He adds that there is a social dimension, as the increase in uninhabited villages means fires are not being reported early on.
Nishant Verma, chief conservator of forests and disaster management for Uttarakhand, tells The Third Pole that every possible step is taken to keep the fires under control. He says that before the start of the fire season his department carried out controlled burning, as well as training. This, he says, led to cooperation with villagers and quick response times.
“We have social media groups, crew stations and villagers deployed as bywatchers for these three to four months, all leading to sharing real-time information… As soon as we hear of an incident, the team does all it can to douse it,” he says.
However, experts told The Third Pole that the increase in fire incidents is not just a climate change issue, but a management issue.
“There is no point in spending time trying to douse the fire in mature pine forests. Instead, all the focus should be concentrated on saving the regenerative areas,” Lepcha stresses.
“In a climate-challenged world and an ecologically fragile state like Uttarakhand, the only silver lining is that nothing is unexpected. We have a lot of history when it comes to forest fires and other natural disasters, and these should be used to our advantage to mitigate the impact,” says Anoop Nautiyal, a social activist and environmentalist based in Dehradun.
Another factor is the year-round movement of people in remote areas, says SP Sati, a geologist and environmental scientist in the Garhwal region of Uttarakhand. In 2000, when the state was formed, it only had 8,000 kilometres of road, but in the last 21 years, it has increased to more than 45,000 km. As more people are able to reach remote areas, Sati says the likelihood of human-started fires rises.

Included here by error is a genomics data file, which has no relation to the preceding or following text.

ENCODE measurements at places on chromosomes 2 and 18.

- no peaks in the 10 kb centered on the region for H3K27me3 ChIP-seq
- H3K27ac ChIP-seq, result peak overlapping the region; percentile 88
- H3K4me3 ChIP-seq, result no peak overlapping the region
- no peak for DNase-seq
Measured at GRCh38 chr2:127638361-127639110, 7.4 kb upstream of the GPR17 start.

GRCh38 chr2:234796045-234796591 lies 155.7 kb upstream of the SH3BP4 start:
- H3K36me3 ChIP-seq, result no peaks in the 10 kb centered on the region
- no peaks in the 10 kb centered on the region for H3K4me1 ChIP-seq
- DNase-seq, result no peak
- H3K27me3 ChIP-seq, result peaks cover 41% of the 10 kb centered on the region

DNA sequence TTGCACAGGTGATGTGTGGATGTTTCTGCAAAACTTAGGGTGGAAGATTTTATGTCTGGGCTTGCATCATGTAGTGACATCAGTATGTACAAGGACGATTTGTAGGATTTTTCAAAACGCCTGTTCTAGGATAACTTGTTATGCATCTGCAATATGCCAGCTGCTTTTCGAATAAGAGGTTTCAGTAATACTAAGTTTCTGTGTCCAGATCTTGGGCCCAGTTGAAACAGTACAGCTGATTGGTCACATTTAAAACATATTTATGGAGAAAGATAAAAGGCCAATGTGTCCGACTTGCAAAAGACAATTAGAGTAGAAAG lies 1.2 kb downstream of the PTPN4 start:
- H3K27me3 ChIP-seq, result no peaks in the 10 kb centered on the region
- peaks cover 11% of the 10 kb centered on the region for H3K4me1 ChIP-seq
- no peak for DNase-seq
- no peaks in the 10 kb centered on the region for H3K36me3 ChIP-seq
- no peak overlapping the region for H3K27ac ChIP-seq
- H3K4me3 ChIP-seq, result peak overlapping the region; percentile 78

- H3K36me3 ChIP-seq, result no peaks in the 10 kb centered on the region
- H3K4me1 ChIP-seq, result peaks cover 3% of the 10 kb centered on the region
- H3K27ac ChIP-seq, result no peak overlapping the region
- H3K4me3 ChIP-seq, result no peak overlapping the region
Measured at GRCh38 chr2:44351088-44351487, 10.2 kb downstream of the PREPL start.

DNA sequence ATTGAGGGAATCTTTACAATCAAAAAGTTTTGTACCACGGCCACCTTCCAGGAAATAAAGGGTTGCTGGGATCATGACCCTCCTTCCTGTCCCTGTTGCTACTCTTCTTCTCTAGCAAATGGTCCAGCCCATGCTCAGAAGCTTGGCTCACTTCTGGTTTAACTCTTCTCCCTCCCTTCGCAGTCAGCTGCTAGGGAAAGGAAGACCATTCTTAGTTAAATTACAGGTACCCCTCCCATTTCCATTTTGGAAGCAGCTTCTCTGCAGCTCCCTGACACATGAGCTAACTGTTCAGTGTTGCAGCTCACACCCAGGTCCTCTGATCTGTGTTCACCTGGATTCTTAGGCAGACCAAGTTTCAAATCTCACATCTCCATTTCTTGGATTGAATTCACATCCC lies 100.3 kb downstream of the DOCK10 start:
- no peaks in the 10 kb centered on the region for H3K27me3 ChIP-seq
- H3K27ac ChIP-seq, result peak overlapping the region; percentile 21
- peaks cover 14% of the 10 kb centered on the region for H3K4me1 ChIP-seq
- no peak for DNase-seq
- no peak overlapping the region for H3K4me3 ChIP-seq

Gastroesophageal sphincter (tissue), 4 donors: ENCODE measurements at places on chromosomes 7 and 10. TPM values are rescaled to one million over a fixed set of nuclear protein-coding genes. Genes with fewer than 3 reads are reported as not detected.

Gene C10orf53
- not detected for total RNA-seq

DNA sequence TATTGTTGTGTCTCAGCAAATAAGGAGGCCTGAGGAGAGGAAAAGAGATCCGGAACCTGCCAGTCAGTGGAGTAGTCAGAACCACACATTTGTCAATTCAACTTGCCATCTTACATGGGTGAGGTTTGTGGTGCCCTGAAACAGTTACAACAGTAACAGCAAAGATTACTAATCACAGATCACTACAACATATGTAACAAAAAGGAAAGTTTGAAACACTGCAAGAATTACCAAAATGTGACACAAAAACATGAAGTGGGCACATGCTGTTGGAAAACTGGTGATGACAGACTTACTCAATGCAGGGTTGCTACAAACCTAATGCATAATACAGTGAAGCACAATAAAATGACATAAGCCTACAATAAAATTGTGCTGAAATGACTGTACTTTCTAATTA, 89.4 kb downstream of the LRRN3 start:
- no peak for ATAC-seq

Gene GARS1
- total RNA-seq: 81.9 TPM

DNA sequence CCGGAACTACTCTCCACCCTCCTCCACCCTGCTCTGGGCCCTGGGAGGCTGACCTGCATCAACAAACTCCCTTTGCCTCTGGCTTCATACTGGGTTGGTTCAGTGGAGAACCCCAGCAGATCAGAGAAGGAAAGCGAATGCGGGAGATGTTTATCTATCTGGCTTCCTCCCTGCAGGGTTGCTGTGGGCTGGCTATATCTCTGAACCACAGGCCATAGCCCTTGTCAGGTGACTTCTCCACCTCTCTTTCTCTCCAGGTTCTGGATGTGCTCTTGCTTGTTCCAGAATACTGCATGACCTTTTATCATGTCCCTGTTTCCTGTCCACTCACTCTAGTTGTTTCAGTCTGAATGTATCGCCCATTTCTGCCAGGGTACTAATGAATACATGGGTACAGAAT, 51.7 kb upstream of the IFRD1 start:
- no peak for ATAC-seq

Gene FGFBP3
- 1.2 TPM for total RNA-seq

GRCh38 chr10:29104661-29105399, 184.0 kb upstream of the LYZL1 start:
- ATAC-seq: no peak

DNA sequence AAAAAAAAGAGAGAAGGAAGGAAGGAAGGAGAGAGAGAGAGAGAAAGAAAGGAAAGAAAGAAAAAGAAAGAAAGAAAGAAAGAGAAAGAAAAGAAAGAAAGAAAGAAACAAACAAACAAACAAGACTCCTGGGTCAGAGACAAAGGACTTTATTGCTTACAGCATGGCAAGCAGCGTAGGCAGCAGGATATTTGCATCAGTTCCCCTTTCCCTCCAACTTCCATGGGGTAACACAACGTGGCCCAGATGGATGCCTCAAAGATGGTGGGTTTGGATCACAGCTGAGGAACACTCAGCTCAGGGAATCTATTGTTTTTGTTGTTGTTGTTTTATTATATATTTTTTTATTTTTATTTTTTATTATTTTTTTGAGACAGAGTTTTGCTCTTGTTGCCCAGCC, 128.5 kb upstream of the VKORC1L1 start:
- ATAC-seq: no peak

Sati says that the state forest department should focus more on implementing a plan to minimise the annual forest fires. Dealing with the issue requires manpower, resources and citizen engagement, since many places in the Himalayas are inaccessible by fire engines.
He gives the example of two villages, Sitlakhet and Syahi Devi, where local people have acted to stop fires being started in the forest.
The environmental impact of forest fires extends beyond their contribution to global heating. When forests burn, they release particulate matter.
SP Sati, the geologist and environment scientist, explains that the increase in particulate matter or aerosols in the air causes an increase in the size of raindrops – which leads to cloudbursts. “The more the particulate matter, the higher chances of rainfall disturbances which lead to cloudbursts, thus making the state even more vulnerable to natural disasters,” he adds. The presence of the particles in clouds also prolongs dry spells – thus creating a vicious cycle of heatwaves and forest fires.
Particulate matter is one of the key reasons for glacier melting, studies have confirmed. “The unburnt carbon fragments from the fires, also called black carbon, blows towards the glaciers, causing a black cover. As we know that black absorbs more heat, this is one of the reasons that the glaciers are melting at a higher rate,” Sati points out.
Winter fires pose a particular challenge. Uttarakhand’s hilly terrain makes it difficult to control the fires during the summer but during winters the fires become inaccessible due to snow and sub-zero temperatures.
As forest fires become a year-round phenomenon, the state has its task cut out, both in terms of prevention and mitigation.
(Published under Creative Commons from The Third Pole)